#Solstice #Sunrise at the Barrow - a meditation on time, what litte, we know of #AngloSaxon "#Litha", and on what #livinghistory #history and #archaeology is truly "for". 🧵 Image
Very early yesterday morning members Æd and AlexP travelled to @SoultonHall @SacredStonesLtd Soulton Long Barrow to experience a unique moment in the solar calendar which, though concerned with the reckoning of time, is essentially universal and #timeless. 1/32
The Midsummer Solstice has always been a significant moment in the year, across many cultures, as far back as deep #prehistory. In Britain our landscape is dotted with #stoneage #neolithic and #bronzeage #prehistoric monuments which bear witness to this. 2/32 Image
Likewise, the Summer Solstice is likely to have been a significant feast for the early Anglo-Saxons; in Bede’s “Reckoning of Time” (early 8th century) the midsummer months (usually two, or three on a lunar leap-year) are called litha - meaning gentle, calm or navigable,… 3/32 Image
referring to the typical weather / sea conditions of these months, but in the Old English Metrical Calendar (c10th) these are called Ærra litha (before litha- June) and Æftere Litha (after litha-July) respectively, likely bookending a festival where the sun “turns… 4/32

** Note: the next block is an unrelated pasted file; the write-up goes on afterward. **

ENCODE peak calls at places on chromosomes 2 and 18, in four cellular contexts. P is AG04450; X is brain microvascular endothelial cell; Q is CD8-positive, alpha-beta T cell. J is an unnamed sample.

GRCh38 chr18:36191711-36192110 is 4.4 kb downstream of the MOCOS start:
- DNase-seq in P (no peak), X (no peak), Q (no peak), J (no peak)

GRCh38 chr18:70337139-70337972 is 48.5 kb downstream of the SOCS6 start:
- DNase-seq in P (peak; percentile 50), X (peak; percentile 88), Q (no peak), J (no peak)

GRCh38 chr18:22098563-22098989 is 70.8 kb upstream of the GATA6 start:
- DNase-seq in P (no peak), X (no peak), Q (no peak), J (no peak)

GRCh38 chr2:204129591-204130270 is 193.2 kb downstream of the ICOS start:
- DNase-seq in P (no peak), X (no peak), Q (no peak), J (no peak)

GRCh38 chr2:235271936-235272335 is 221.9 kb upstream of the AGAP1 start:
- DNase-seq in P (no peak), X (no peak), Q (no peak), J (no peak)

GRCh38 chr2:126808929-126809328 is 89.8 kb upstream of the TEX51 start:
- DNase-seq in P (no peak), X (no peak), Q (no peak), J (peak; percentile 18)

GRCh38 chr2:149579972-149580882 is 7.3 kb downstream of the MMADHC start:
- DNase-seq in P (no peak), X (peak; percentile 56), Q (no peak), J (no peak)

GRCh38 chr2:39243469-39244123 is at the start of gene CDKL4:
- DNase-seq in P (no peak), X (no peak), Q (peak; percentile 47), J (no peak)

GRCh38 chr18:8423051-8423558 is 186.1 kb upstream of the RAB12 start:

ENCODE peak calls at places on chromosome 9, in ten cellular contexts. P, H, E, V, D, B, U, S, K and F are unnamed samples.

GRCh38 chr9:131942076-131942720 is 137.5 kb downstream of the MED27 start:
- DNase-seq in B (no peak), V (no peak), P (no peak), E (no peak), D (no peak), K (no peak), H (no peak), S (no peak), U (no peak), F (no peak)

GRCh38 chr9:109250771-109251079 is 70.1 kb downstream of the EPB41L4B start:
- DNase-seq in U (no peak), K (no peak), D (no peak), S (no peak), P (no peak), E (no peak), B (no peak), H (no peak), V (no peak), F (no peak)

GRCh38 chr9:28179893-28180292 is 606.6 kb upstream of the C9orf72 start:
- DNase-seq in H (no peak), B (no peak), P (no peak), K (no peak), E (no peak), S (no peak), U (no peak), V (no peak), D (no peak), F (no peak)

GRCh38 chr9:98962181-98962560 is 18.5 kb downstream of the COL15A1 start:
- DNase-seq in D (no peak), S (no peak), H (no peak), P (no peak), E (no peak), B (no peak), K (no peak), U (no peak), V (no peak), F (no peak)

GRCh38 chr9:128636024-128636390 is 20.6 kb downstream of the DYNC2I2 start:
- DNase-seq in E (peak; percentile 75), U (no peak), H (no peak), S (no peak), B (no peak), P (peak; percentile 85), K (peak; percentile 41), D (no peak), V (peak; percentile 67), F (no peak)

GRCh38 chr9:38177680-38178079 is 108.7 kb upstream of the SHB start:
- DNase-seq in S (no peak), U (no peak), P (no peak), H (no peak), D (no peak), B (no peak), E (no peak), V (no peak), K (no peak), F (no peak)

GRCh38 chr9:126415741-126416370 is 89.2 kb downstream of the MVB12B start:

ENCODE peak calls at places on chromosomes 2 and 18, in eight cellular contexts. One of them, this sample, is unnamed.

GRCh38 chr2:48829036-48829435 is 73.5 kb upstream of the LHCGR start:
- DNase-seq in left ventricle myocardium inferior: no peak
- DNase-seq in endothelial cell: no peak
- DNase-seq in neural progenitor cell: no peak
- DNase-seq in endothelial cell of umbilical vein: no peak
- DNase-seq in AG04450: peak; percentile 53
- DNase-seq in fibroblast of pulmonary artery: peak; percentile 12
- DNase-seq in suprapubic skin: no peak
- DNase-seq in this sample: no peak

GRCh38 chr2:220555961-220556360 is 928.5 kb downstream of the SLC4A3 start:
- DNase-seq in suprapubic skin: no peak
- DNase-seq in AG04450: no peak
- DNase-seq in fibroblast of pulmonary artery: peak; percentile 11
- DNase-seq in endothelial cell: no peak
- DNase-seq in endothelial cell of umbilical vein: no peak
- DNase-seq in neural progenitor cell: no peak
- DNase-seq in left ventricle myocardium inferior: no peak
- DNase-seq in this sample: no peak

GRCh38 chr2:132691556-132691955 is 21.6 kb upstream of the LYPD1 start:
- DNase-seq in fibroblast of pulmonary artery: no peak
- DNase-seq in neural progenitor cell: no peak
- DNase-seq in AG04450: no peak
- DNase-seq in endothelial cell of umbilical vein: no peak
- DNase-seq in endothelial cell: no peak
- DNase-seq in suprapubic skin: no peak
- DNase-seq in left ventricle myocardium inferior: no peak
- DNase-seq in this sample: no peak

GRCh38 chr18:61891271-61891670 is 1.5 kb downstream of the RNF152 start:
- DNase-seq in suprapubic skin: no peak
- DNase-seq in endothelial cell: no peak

…around”, just as the midwinter months Ærra Gēola and Æfterra Gēola bookend the winter solstice / Yule. From this it is inferred that an otherwise undocumented summer solstice festival called Litha was marked on midsummers day of comparable significance to Yule. 5/32
The skimming-over of Litha in Bede’s work is conspicuous and may conceal a festival too strongly “pagan” in nature for his approval. 6/32
The later Metrical Calendar connects the solstice to the celebration of the Feast of (the birth of) St John the Baptist, who, forerunning and heralding the arrival of Christ is remembered at precisely the opposite time of year to Christmas. 7/32
Later #medieval folk would observe #Midsummerseve with a mixture of religious observance, local traditions including the lighting of bonfires, plays & revelry. 8/32
The nature of the observance of the summer solstice by #AngloSaxons is likely to have been variable, with a range of local traditions, largely unknowable to us, so this is a festival we scarcely mark. 9/32
Instead it provides an opportunity to step back, outside of the historic cultures we represent & meditate on themes and experiences which are essentially universal. 10/32 Image